At Home/On Stage chronicles the intrinsic role of media technology in the formation of identity
In a small second-floor gallery at Cantor Arts Center, At Home/On Stage charts a rich legacy of Asian diasporic communities and their visual representations. One of three inaugural exhibitions from Stanford’s Asian American Art Initiative, it examines public and private spaces in Asian American life through archival photographs and artistic works, chronicling the intrinsic role of media technology in the formation of Asian American identity, beginning with the first major wave of immigration during the 1800s. From early cartes-de-visite to multichannel video installation, At Home/On Stage presents an incisive rendering of Asian America through the lens of media history.
The stereotyping and marginalisation of Asian Americans undergirds the exhibition’s contemporary selections. Stephanie Syjuco’s standout Afterimages (Interference of Vision) (2021) is an intentionally crumpled archival photograph of three Filipino Igorot dancers. The original image, used to promote the 1904 St Louis World’s Fair, advertised a Filipino ‘human zoo’. The pictured figures are folded on each other and obscured from view, an act that simultaneously calls attention to the violence of the initial display while foreclosing contemporary access to the dancers’ faces and bodies. In Miljohn Ruperto’s Appearance of Isabel Rosario Cooper (2006–10), the artist collages clips from films that featured the eponymous midcentury Filipino American actress, blurring out any other figures in the frames. Cooper’s ‘appearances’ are brief – she twirls in a dance hall, recites a line to a scene partner. Both Syjuco and Ruperto emphasise the marginalisation of their Asian-American forebears, offering ways to negotiate this history without recreating its harm.
The documentary photography by Asian Americans casts a light on diasporic community, homing in on twentieth-century negotiations of the medium. In one astonishing print produced by 1920s San Francisco-based May’s Photo Studio, a composite portrait includes family members located in both China and America, collaged together in a single scene. One man, clothed in a black blazer and tie, sits next to a young boy who wears a Chinese tangzhuang, or Tang suit. Michael Jang’s 1970s series The Jangs explores the cultural milieu of Chinese-American life via images of the artist’s family: Study Hall (1973) shows a group of children browsing a range of popular print media, from Archie comics to mad magazine. Here, American cultural products obscure – both literally and figuratively – the individual faces of Jang’s family members. In these photographs, immigrant communities develop singular relationships to mass media, forming an artistic space that encapsulates the Asian American household.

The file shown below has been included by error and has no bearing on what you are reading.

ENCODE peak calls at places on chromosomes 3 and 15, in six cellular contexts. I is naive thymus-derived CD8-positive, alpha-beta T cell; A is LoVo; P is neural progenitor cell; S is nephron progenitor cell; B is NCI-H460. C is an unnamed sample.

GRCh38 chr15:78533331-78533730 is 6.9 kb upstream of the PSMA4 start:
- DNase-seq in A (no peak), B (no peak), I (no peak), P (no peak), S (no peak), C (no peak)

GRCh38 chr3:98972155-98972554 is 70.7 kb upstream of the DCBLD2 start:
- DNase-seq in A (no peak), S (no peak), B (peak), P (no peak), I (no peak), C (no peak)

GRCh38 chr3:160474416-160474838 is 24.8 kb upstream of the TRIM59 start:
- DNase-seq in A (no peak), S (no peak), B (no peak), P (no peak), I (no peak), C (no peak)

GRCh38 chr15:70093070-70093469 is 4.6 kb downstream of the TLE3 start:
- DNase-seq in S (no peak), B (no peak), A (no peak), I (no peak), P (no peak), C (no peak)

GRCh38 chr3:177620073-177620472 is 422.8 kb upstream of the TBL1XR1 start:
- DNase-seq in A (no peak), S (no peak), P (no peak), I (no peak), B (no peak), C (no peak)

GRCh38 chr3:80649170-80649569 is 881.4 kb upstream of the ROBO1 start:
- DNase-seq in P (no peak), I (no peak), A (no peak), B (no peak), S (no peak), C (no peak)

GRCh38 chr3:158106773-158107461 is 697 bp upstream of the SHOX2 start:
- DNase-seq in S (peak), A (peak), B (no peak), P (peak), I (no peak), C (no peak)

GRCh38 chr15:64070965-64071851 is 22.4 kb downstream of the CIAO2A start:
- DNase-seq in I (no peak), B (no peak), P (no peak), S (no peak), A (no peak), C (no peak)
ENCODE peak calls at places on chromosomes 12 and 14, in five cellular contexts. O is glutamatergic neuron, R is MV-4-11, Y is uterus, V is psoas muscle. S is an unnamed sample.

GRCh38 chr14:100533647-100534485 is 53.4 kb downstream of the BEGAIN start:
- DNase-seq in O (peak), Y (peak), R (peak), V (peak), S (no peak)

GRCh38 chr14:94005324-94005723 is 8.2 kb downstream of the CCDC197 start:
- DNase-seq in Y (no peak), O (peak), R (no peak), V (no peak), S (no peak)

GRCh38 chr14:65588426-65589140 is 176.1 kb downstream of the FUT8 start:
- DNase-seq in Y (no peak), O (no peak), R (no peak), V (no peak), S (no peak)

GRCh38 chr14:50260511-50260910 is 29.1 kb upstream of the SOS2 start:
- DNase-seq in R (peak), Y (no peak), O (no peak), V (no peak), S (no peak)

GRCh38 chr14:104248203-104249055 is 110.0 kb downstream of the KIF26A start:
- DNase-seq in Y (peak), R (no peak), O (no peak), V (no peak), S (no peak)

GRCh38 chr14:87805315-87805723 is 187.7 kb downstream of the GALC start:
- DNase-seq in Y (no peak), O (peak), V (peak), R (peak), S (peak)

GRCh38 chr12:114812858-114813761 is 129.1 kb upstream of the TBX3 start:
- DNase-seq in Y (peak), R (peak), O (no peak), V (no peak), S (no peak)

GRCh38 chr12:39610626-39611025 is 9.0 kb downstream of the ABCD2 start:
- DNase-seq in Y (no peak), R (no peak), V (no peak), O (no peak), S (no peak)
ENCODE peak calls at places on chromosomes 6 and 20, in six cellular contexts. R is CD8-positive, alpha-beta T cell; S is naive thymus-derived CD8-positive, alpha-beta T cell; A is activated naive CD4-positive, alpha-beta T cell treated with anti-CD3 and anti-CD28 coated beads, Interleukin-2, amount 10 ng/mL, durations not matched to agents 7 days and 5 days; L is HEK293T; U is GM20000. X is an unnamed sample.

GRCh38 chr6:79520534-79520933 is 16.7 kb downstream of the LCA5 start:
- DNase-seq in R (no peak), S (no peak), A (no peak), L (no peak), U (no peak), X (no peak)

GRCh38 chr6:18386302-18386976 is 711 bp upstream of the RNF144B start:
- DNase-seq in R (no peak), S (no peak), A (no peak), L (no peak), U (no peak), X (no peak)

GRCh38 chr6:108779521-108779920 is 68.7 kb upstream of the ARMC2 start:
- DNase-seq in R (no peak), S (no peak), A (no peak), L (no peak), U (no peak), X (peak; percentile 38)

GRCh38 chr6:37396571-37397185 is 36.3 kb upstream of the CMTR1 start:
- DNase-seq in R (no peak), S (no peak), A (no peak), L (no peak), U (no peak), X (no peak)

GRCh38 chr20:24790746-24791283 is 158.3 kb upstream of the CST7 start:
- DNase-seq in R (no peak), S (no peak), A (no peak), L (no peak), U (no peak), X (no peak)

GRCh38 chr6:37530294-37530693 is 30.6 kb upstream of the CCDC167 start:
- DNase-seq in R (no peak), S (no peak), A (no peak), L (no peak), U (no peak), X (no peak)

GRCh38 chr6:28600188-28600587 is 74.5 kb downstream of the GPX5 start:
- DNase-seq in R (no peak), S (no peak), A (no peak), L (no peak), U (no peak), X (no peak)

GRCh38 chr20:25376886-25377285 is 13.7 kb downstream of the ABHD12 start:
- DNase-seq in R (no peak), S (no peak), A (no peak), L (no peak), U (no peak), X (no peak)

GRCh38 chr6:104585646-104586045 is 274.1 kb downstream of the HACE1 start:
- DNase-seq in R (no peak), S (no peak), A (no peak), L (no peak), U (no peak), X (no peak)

An equal investment in fatigue and death matches the occasionally lighthearted tone of the exhibition’s domestic portraiture. Patty Chang’s Que Sera Sera/Invocations (2013–14), a two-channel video installation, shows the artist holding her baby while singing to her father in hospice care. Another screen reveals an iPad, which Chang’s mother scrolls through while reading a series of unusual prayers: “invocation of vocal cord paralysis” follows an “invocation of artificial respiration”. Opposite Chang’s film, Reagan Louie’s photographs are especially resonant: in Jiao, Shenzen, China (2017), a vivid colour print depicts the artist’s best friend, Jiao, on a couch. The accompanying photograph, Jiao, Hefei, China (1980), presents him in a similar pose, on a bed with his eyes closed. Chang and Louie’s works capture moments of exhaustion that converse with the exhibition’s focus on violence and displacement.
This penetrating look at media and identity investigates the ramifications of oppression in the Asian American community, a heritage embedded in the museum itself. Indeed, there is an elephant in the room – or just off the lobby, where two permanent exhibitions laud Leland Stanford Sr’s family history. Stanford, the university and museum’s founder, oversaw the construction of the American transcontinental railroad, a project that depended on the underpaid labour of roughly 15,000 Chinese Americans, an estimated 1,200 of whom died due to hazardous working conditions. In an age of institutional apologia, At Home/On Stage feels both refreshing, in its particular focus on artwork by Asian Americans, and circumspect, unable to acknowledge Stanford’s exploitative practices. As I left the museum, I thought of one of Chang’s incantations, an “invocation of bureaucratic waste”. The artists included here challenge Stanford’s legacy, even if the institution does not.
At Home/On Stage: Asian American Representation in Photography and Film at Cantor Arts Center Stanford University, Palo Alto, through 15 January